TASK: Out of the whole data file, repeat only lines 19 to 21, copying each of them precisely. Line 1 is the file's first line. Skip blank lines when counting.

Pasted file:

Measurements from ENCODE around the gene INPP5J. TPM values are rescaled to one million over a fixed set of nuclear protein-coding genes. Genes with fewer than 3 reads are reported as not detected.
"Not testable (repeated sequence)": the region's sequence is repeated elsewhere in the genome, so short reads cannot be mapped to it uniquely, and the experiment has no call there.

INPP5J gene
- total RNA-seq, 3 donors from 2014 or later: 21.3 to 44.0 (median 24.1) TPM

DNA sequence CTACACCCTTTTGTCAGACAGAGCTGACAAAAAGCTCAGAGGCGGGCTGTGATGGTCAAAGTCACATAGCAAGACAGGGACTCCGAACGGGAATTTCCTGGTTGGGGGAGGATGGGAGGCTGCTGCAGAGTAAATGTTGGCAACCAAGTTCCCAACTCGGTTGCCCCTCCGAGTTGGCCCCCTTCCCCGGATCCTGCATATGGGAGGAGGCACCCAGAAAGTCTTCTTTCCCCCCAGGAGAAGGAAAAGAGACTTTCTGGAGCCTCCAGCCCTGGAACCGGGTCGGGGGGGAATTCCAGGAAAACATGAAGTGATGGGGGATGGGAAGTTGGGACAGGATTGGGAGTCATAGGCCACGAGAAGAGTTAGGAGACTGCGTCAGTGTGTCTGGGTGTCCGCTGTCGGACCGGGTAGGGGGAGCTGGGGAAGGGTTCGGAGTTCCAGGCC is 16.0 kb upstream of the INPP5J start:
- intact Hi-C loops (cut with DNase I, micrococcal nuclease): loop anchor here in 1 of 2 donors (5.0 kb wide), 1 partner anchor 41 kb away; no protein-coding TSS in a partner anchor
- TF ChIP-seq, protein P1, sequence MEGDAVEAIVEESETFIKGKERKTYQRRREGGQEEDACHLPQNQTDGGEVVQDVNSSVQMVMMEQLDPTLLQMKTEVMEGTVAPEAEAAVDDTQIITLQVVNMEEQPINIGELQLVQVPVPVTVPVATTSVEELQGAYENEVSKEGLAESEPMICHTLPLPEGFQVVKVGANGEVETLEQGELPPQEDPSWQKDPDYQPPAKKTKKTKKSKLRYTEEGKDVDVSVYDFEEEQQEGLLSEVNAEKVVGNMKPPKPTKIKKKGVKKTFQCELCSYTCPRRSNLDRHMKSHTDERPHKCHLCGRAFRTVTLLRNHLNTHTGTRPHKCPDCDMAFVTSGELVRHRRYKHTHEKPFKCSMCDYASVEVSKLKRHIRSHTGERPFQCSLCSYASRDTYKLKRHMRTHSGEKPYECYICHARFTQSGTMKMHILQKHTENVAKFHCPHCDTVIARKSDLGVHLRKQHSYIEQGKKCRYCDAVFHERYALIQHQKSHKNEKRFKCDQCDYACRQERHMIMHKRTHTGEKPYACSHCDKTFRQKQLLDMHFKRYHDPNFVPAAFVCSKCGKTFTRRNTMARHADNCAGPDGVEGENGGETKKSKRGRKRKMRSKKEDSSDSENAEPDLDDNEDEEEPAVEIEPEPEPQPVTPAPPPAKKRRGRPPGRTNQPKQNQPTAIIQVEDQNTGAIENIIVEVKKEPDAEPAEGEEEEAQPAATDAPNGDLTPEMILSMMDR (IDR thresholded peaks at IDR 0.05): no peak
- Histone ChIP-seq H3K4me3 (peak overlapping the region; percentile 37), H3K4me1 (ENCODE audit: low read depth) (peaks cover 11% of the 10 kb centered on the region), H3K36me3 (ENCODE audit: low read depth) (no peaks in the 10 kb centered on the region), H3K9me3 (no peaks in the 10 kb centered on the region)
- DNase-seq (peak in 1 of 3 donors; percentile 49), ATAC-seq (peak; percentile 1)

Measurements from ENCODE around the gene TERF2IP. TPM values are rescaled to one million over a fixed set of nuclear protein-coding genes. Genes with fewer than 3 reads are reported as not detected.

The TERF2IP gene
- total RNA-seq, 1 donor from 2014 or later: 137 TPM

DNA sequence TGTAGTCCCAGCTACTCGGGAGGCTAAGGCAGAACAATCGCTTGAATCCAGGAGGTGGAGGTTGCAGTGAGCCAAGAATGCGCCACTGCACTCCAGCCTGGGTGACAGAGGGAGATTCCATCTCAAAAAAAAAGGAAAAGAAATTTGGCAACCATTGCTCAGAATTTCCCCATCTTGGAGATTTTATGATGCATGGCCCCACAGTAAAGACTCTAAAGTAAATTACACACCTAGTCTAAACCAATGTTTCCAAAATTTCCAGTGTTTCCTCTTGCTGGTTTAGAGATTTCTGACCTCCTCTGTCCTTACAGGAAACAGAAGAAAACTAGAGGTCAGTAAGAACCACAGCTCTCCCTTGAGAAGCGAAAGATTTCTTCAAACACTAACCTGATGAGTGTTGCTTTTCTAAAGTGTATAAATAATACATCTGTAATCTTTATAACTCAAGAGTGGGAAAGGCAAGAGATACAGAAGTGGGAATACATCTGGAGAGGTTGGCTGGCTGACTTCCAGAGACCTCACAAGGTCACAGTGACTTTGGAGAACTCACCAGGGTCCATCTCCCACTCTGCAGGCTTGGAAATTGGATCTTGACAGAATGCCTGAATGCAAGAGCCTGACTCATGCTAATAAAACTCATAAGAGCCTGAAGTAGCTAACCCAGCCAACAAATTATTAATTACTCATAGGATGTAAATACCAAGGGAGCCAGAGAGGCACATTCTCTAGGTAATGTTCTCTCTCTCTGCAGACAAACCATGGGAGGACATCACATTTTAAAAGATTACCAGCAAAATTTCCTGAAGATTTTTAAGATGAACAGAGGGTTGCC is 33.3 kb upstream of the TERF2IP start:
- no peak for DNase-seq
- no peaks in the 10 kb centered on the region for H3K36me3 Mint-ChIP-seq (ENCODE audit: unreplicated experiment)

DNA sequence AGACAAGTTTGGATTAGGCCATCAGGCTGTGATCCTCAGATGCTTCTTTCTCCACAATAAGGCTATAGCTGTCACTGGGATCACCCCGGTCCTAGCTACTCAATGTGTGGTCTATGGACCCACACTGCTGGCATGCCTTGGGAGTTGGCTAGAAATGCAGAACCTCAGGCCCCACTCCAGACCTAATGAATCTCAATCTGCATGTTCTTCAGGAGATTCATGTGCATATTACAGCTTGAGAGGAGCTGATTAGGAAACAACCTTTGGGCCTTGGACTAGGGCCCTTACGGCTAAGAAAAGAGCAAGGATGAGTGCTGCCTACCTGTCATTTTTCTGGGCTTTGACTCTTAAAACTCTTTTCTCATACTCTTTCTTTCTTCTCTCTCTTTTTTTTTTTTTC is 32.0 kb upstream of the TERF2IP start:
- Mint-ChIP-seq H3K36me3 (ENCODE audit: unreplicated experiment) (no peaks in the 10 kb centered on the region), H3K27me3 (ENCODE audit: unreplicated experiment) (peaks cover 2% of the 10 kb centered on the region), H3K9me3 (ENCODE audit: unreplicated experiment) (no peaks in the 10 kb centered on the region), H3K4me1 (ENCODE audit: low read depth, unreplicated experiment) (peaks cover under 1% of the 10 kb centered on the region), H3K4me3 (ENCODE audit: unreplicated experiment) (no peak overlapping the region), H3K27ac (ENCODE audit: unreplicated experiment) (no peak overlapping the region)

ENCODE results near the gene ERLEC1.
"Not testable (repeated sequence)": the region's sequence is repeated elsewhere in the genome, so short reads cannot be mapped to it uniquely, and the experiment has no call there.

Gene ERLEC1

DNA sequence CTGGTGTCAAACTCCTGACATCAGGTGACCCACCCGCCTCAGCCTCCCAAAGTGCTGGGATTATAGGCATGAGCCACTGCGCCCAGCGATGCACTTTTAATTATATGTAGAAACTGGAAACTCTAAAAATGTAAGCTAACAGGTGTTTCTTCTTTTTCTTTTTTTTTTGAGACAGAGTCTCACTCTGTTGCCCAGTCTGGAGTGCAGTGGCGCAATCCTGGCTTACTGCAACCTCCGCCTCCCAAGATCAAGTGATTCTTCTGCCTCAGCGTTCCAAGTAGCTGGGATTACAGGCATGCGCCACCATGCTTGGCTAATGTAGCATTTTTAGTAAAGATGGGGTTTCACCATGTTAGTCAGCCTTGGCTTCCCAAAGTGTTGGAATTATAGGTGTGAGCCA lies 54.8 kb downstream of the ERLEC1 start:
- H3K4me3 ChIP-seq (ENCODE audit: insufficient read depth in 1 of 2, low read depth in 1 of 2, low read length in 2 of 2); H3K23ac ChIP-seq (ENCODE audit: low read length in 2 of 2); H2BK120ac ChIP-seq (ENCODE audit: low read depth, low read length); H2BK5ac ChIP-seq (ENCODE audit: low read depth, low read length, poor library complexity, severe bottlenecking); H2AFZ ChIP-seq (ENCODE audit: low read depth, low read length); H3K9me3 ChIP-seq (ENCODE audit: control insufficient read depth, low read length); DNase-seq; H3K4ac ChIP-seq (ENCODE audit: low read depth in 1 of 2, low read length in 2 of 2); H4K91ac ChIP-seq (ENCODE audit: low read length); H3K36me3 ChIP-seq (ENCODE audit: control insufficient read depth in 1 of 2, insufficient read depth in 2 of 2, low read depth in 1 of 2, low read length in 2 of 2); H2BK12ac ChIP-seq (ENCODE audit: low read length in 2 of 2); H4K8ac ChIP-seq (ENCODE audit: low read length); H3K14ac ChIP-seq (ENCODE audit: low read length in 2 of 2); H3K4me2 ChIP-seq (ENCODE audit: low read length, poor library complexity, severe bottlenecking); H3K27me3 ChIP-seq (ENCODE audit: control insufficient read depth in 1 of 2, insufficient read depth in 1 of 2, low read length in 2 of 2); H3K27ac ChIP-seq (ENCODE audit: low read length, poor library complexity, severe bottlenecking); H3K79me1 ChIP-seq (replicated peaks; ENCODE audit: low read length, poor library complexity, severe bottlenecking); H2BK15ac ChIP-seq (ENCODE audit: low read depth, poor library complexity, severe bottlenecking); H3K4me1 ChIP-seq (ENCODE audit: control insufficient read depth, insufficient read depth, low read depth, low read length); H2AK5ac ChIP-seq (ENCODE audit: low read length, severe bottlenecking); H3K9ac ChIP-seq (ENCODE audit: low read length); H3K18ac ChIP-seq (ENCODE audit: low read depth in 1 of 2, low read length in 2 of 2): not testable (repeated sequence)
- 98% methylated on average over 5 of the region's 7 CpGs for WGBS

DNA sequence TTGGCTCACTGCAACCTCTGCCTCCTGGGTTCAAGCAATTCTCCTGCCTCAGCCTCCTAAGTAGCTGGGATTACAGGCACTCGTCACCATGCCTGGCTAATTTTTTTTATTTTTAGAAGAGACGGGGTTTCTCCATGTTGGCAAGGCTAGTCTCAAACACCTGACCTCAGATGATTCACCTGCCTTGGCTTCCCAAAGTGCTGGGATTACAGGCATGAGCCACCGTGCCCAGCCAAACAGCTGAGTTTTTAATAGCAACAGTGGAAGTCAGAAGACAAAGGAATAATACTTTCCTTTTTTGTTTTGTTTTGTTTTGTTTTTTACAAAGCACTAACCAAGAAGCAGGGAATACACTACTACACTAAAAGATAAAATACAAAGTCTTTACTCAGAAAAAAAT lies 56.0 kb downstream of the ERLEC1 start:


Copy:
"Not testable (repeated sequence)": the region's sequence is repeated elsewhere in the genome, so short reads cannot be mapped to it uniquely, and the experiment has no call there.

Gene ERLEC1

DNA sequence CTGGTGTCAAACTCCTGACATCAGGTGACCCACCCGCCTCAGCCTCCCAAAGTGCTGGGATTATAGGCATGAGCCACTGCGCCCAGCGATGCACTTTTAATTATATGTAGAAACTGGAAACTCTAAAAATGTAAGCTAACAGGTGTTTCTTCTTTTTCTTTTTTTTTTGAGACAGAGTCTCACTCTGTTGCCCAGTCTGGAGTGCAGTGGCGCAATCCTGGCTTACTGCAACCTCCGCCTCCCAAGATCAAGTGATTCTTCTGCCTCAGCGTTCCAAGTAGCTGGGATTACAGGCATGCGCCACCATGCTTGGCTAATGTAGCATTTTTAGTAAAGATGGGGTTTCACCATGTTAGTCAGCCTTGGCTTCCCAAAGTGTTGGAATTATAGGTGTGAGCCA lies 54.8 kb downstream of the ERLEC1 start: